Ravish Thela added that he received his pension fund without interest.
“They took the money from us and they failed to take it to the funds. This is the reason Alexforbes cancelled the contract with them,” he said.
Limpopo Provincial Treasury’s spokesperson Annah Oliphant referred all questions to GNT and Leda spokesperson Mthunzi Dlamini.
He denied that the amounts paid to retired staff were not comparable to their period of service.
“No evidence could be found either by the board of trustees, or the independent auditor tasked to investigate these allegations, that the benefits were inconsistent with the contributions made by the members. No specific members came forward with evidence to substantiate these claims,” said Dlamini.
He denied that GNT failed to pay members’ contributions to the fund, saying the BDO “final report” said “they could not find any evidence of outstanding payments during the period which they investigated – all contributions which were deducted from members were paid over to the fund”.
Dlamini also denied claims that GNT refused to release the BDO report, saying it “was made available to the FSCA as part of the liquidation proceedings and was also made available to the Tribunal that included it in the documentation provided to the parties opposing the fund’s liquidation for their consideration in the upcoming hearing”.
He rejected suggestions that GNT swept the matter under the carpet.
“An independent tribunal has been appointed to look at all available evidence on whether the liquidation of the fund should proceed or not.
“Further, the department commissioned a forensic investigation on the basis of the preliminary outcome (and) is seeking responses from GNT and Leda.”
Ledet spokesperson Zaid Kalla dismissed claims that MEC Thabo Mokone had ignored the BDO findings and failed to release the report.
Kalla said upon receiving the draft BDO report from the provincial treasury, Mokone wrote to the boards of Leda and GNT asking them to respond to the matters raised.
“When they respond, the MEC will make a determination on what (should be done) further. So, the executive authority has not ignored the findings. He is undertaking a consultation process as it is required of him,” said Dlamini.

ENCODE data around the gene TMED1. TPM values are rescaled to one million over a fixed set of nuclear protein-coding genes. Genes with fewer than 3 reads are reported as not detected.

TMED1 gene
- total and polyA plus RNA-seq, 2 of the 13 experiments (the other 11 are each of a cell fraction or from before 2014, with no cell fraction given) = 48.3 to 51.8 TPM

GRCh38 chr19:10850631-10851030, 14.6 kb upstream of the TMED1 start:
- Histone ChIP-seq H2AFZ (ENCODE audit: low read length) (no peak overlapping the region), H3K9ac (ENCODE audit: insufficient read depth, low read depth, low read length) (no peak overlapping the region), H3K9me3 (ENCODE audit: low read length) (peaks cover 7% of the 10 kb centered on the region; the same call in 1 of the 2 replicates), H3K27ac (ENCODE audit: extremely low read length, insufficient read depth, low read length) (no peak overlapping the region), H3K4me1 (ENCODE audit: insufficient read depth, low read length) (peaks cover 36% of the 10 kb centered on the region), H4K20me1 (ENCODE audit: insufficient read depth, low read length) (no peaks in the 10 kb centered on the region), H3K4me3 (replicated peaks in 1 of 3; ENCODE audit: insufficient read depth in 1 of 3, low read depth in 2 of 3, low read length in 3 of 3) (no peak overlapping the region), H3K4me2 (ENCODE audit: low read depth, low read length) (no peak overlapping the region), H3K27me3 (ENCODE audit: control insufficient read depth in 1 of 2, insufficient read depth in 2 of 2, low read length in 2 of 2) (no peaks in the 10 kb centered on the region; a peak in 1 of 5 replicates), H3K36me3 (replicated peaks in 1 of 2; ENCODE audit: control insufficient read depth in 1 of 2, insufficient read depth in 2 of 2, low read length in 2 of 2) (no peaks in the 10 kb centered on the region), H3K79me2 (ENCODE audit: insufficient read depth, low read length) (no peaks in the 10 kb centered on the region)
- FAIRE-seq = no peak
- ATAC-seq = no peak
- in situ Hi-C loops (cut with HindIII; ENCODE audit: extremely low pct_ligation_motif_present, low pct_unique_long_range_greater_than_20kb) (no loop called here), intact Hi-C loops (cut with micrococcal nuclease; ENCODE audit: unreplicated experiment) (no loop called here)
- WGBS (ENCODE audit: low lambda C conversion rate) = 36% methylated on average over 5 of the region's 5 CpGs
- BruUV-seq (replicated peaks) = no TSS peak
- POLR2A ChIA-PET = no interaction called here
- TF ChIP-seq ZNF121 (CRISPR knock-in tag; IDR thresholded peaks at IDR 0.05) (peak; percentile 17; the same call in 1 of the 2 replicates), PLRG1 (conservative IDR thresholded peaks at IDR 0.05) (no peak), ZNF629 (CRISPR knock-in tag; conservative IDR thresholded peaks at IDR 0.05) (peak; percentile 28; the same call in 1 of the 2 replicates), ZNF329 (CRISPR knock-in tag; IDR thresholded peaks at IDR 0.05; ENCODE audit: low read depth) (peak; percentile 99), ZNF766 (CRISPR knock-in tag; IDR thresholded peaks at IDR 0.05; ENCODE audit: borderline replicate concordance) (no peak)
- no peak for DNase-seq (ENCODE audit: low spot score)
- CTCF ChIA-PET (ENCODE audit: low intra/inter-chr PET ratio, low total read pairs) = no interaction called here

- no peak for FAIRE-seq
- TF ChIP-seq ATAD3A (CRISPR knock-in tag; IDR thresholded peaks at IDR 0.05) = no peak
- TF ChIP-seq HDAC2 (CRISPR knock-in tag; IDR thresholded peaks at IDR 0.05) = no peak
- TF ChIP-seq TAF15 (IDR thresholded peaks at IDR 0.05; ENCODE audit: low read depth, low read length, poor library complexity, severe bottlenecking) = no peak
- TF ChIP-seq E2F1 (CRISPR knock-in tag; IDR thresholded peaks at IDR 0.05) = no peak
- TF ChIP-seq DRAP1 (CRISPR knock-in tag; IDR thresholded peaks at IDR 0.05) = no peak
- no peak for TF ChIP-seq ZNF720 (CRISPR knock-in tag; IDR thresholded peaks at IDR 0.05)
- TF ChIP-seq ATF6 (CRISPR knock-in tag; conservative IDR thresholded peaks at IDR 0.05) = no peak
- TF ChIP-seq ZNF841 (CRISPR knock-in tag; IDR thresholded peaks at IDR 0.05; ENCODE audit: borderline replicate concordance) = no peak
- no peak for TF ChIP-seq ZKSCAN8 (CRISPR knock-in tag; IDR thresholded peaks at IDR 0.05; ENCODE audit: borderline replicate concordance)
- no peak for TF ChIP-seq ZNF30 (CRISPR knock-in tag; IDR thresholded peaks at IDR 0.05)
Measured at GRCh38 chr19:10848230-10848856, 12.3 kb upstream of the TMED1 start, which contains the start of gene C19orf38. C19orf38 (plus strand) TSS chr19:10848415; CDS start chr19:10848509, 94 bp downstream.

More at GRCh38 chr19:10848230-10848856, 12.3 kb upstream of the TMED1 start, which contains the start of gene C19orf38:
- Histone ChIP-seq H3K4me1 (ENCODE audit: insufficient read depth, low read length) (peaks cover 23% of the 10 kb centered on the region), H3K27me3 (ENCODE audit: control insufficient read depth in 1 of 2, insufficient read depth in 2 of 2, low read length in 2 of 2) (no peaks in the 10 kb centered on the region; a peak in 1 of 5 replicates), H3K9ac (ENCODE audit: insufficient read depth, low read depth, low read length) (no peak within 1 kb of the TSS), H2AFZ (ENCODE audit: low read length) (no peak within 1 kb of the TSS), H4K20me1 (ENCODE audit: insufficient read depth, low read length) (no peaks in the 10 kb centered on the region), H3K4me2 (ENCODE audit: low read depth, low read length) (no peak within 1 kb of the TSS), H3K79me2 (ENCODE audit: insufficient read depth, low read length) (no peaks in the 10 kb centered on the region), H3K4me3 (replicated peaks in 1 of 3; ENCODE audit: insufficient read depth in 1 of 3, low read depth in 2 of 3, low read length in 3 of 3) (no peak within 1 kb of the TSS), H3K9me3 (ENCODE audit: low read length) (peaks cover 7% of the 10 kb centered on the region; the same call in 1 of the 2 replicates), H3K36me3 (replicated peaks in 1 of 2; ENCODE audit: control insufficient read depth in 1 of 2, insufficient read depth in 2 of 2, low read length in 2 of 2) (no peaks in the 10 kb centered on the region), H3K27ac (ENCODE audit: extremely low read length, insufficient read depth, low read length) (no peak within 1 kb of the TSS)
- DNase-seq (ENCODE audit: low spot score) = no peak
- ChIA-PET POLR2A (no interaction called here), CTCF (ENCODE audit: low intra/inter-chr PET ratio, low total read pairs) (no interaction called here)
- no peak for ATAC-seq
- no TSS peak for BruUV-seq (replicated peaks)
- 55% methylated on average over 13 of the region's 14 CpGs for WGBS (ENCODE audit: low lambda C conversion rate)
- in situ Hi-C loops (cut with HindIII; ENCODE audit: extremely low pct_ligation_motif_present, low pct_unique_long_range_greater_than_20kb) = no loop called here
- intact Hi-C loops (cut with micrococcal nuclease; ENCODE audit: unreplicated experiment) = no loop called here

Masindi said workers approached the NGO after the amounts they received at retirement were not comparable to their periods of service.
He said he advised them to request annual benefit statements dating back to when they joined the fund.
“On inspection of the statements, it became clear that although GNT had deducted monthly contributions from workers’ pay, not all the monies had been paid over to fund administrators.
“In cases where contributions were paid over, payments were made late.
“This had obviously impacted the growth of the provident fund,” said Masindi.
They also went to court, organised protests and wrote to the Limpopo Legislature requesting an intervention, he added. GNT provident fund administrators have denied any wrongdoing and blamed the board and management for the mess.
Moriting Wealth Managers spokesperson Ayesha Martin said they had nothing to report to the regulators because “contributions were always paid and therefore there was nothing to report”.
Asked why the company ended business with GNT provident fund, Martin said: “We were not comfortable with the manner in which the board of the fund (trustees) conducted the business of the fund and therefore decided to withdraw as a service provider.”
Through Sure Kamhunga of PR company Corporate Image, Alexander Forbes confirmed it was GNT’s administrator from April 1, 2010, to September 30, 2017, but denied any wrongdoing.
“We can also confirm reporting non-regulatory compliance to the employer. The fund subsequently moved over to Integrity fund retirement administrators.”
GNT board chairperson Ncube and chief executive Mokwele did not respond to requests for comment on the administrators’ assertions that the board and management were responsible for the financial mismanagement and the illegal activities.
BDO’S terms of reference were to look into the general decline in the status of the provident fund, and probe the non-payment of employee and employer’s contributions to the administrator.
The firm had to determine whether there had been misappropriation of provident funds at the entity by individuals, including management, staff and trustees.
In addition, BDO had to determine whether proper processes were followed in the winding-up or dissolution of any of the funds and, if not, identify who was accountable for the decisions made to dissolve the respective funds.